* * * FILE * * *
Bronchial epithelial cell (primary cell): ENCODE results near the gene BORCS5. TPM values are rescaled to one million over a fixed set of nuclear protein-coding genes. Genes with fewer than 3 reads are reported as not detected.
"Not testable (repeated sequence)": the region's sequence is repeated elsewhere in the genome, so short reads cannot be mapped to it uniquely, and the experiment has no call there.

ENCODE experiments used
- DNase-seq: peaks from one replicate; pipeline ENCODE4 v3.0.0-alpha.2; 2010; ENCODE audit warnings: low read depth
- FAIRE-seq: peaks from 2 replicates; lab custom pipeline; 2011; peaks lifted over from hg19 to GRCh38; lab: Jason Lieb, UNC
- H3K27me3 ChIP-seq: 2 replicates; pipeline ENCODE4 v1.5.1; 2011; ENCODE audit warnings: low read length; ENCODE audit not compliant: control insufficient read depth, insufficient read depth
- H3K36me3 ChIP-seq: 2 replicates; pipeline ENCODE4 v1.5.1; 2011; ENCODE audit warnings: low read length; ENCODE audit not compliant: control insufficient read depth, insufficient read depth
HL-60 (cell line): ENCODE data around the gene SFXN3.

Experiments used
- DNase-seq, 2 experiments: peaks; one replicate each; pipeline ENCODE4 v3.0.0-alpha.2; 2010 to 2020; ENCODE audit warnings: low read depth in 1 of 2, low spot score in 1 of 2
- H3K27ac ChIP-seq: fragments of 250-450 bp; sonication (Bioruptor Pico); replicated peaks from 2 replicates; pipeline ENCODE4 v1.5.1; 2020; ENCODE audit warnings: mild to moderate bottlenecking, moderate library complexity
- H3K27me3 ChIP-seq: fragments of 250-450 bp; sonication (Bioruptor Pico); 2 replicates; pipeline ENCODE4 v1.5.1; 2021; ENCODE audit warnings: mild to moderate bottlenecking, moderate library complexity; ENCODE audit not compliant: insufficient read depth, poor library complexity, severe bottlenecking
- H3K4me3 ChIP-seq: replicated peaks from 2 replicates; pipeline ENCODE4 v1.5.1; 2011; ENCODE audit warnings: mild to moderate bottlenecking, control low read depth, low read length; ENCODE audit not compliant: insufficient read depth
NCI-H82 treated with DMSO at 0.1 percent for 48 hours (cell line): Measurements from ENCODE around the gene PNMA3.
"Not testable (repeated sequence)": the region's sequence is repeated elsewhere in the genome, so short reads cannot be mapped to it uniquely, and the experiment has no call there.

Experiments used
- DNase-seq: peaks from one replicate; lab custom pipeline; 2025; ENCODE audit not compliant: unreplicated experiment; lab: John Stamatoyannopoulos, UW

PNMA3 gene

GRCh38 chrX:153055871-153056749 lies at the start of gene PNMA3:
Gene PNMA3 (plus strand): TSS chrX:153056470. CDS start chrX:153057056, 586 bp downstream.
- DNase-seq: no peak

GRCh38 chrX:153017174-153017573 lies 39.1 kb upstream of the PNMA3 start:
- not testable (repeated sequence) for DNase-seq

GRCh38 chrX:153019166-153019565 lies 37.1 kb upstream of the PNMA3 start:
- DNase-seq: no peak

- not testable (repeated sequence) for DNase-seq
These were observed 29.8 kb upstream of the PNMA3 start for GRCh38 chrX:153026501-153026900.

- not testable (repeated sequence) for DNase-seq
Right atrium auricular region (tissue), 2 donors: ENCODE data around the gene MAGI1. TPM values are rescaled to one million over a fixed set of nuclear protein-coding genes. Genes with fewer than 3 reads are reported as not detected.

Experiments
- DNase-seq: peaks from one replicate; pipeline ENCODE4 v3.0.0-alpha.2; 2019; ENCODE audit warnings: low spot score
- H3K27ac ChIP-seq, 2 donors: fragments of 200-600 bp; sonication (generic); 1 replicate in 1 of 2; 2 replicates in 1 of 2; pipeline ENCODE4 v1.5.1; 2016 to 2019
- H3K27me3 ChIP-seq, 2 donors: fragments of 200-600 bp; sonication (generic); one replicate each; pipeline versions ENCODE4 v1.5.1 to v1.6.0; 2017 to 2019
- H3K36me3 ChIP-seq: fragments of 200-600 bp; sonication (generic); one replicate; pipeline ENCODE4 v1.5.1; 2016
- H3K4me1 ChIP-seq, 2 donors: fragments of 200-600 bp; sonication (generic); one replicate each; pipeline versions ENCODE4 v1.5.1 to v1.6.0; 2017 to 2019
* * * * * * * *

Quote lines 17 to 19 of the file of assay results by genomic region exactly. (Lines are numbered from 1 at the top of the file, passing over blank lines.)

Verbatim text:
- DNase-seq: peaks from one replicate; lab custom pipeline; 2025; ENCODE audit not compliant: unreplicated experiment; lab: John Stamatoyannopoulos, UW

PNMA3 gene

GRCh38 chrX:153055871-153056749 lies at the start of gene PNMA3: